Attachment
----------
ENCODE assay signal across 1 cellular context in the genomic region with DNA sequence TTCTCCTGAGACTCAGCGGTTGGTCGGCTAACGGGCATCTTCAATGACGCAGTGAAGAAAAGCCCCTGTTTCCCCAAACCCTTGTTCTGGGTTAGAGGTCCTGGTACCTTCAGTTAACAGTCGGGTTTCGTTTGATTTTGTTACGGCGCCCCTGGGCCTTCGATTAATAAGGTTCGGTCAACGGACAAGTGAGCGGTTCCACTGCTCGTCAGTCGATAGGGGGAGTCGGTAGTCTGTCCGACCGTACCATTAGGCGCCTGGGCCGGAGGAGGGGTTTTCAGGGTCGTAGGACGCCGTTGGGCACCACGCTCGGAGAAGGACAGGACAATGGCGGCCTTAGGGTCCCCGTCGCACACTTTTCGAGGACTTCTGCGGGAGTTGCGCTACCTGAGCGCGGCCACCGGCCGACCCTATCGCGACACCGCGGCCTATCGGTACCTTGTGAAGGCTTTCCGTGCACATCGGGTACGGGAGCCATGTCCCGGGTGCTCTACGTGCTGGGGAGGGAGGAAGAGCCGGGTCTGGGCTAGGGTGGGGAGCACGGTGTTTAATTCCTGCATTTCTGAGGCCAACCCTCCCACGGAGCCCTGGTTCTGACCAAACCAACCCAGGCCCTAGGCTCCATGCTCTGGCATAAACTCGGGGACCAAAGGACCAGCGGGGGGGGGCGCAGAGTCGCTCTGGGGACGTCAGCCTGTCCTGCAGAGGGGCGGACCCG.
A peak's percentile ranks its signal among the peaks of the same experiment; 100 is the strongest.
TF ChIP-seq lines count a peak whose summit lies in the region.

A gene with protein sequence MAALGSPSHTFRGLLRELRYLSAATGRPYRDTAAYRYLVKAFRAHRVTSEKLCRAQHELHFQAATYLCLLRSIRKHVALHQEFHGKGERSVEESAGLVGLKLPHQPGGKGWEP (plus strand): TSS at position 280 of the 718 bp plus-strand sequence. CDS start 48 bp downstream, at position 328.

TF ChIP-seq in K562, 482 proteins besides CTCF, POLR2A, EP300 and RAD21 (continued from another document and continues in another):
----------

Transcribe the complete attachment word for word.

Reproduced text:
ENCODE assay signal across 1 cellular context in the genomic region with DNA sequence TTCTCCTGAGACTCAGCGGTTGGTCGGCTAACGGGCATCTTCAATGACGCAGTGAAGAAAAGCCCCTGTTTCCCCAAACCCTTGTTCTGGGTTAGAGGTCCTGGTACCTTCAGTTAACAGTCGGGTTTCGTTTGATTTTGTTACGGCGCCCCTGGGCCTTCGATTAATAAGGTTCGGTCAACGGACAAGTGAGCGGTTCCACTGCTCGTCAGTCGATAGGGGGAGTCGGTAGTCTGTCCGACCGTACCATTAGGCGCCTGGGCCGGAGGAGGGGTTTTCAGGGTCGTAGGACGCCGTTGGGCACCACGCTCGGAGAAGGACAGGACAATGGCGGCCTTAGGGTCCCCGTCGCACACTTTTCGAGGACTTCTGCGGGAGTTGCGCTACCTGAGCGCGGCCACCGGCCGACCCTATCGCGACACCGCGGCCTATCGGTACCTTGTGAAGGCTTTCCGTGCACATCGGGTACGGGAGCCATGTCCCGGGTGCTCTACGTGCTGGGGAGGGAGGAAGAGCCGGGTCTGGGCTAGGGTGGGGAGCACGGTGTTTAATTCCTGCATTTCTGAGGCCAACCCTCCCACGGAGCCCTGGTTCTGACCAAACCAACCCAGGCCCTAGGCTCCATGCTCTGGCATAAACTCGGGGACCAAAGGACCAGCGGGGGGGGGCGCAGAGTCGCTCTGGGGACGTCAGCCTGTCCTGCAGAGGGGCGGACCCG.
A peak's percentile ranks its signal among the peaks of the same experiment; 100 is the strongest.
TF ChIP-seq lines count a peak whose summit lies in the region.

A gene with protein sequence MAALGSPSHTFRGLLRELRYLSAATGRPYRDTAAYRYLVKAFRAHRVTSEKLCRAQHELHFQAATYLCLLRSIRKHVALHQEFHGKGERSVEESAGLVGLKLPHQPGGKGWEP (plus strand): TSS at position 280 of the 718 bp plus-strand sequence. CDS start 48 bp downstream, at position 328.

TF ChIP-seq in K562, 482 proteins besides CTCF, POLR2A, EP300 and RAD21 (continued from another document and continues in another):